Likewise, in the Sahih Bukhari’s use of jihād, “A man came to Allah's Apostle and said, ‘Instruct me as to such a deed as equals Jihad (in reward).’ He replied, ‘I do not find such a deed’” (4.52.44). But, in a Qur’anic passage, “Allah does not like transgressors. And kill them wherever you overtake them and expel them from wherever they have expelled you... But if they fight you, then kill them. Such is the recompense of the disbelievers… But if they cease, then there is to be no aggression except against the oppressors” (2:190-193). While this prescription to kill is often taken out of context, to expand the passage still reveals a broader, yet no less brutal, approach to enemies of the faith, not unlike the Canaanites’ condemnation under the ḥerem of Joshua’s conquest in the Old Testament.

The question remains then of if and how the two come together in the time of the Crusades, the former having waned from Judeo-Christianity by a thousand years and the latter having been only part of a five-hundred-year-old Islam. With Christianity and Islam being two stalks of a common root grown from Israelite soil, the concept of holy war resulted in both sides laying claim to that which they deemed was holy (i.e., Palestine), Islam justifying their side through jihād and Christianity theirs through a Christian translation/assumption of ḥerem.

This translation was the result of Christian philosophy on the topic such as St. Augustine, whose condoning of a just war would later become Church doctrine, “they who have waged war in obedience to the divine command, or in conformity with His laws… and in this capacity have put to death wicked men; such persons have by no means violated the commandment, ‘You shall not kill.’”[8] Thomas Aquinas would later expound on this in a way that would muddy the history of the Crusades even more: “to have recourse to the sword… by the authority of the sovereign or judge… and by the authority, so to speak, of God, is not to ‘take the sword [for oneself],’ but to use it as commissioned by another, wherefore it does not deserve punishment.”[9] But, who then is commissioned by God? Is it the Christian conquest or the Muslim defense (or the Muslim conquest in the 7th century, or the Israelite conquest before that)?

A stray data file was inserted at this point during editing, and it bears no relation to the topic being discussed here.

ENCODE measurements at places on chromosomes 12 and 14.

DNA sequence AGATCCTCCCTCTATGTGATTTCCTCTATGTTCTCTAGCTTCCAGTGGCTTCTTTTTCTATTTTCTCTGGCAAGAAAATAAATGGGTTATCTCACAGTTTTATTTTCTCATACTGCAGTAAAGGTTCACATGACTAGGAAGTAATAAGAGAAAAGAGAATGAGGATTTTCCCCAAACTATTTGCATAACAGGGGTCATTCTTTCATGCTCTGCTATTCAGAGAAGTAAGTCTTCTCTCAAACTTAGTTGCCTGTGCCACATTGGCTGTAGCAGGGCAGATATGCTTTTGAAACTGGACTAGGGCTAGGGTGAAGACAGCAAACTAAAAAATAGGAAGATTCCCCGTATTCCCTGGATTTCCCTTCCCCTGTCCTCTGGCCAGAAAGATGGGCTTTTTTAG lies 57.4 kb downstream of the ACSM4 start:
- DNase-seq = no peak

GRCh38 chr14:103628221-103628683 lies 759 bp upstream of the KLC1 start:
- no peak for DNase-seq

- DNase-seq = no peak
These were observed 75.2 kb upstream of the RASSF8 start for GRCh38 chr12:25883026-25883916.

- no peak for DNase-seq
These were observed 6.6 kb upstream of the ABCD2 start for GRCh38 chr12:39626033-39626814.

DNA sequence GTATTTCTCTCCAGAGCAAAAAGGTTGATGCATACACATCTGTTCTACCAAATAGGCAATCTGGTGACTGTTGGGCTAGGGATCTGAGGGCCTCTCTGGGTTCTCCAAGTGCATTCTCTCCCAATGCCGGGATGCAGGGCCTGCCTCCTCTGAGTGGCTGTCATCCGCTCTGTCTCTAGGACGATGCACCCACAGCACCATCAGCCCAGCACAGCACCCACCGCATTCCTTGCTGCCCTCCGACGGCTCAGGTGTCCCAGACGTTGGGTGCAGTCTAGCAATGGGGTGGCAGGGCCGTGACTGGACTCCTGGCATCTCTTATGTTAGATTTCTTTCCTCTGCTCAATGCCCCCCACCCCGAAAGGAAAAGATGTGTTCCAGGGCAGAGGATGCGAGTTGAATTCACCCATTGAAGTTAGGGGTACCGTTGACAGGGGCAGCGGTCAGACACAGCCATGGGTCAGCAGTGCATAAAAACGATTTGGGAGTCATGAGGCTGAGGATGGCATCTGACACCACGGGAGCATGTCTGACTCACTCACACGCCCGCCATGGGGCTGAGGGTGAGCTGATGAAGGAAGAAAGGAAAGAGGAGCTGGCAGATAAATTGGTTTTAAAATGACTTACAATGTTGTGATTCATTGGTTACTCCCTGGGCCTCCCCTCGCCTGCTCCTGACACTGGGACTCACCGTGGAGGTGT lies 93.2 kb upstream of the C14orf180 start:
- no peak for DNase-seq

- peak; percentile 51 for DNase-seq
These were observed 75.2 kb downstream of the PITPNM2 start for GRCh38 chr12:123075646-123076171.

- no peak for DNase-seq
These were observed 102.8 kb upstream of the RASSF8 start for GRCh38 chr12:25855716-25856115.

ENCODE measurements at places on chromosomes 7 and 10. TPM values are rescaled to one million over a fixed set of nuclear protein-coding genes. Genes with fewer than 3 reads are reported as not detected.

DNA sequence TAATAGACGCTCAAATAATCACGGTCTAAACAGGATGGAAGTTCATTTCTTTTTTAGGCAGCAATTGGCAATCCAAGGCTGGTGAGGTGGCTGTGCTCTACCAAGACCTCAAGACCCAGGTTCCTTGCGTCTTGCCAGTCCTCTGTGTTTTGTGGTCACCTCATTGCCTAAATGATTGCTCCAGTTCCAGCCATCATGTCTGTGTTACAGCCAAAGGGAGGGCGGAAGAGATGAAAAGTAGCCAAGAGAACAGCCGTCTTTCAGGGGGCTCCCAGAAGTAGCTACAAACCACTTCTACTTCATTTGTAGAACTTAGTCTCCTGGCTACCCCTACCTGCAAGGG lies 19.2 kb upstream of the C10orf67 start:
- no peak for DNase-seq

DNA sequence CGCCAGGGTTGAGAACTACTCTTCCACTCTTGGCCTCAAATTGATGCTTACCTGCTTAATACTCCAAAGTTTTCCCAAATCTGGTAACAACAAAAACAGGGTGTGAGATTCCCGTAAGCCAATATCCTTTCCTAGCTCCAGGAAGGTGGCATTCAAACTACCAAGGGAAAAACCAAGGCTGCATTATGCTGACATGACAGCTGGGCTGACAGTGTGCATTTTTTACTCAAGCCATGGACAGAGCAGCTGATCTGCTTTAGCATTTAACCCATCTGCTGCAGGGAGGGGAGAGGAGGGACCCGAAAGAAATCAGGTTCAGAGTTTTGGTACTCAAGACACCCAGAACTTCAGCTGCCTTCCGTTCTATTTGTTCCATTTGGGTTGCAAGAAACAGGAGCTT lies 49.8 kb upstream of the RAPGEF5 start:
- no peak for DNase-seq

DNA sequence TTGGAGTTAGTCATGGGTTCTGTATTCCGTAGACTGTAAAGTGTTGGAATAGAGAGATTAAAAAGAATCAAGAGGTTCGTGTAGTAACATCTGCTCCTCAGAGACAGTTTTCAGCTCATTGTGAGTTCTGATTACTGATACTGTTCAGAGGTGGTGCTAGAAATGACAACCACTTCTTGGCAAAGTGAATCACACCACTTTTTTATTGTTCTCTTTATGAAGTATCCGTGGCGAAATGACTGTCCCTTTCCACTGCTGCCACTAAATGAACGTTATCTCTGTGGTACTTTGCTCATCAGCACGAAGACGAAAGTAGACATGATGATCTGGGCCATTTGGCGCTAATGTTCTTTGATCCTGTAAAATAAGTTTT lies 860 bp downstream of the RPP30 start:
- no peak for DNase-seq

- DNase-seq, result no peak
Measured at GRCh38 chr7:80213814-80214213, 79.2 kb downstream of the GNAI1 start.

If the question was easily answered then the Crusades would have obviously ended much sooner. Throughout the initial and subsequent spread of Islam, the Muslims waged jihād for the primary purpose of spreading the Islamic faith, while the Christian crusaders engaged the Muslims in the spirit of Israel’s ḥerem to reclaim the Holy Land. What was left was a polarized tension with both sides believing their cause was just, their war holy, and their commission to be charged directly from God. The 9th century Sahih Muslim hadith records the Islamic outlook: “I have been commanded to fight against people, till they testify to the fact that there is no god but Allah, and believe in me (that) I am the messenger (from the Lord)” (1.31). The First Lateran Council gave a succinct counter perspective, exhorting Christians to “offer effective help towards the defense of the Christian people and overcome the tyranny of the infidels [Muslims].”[10]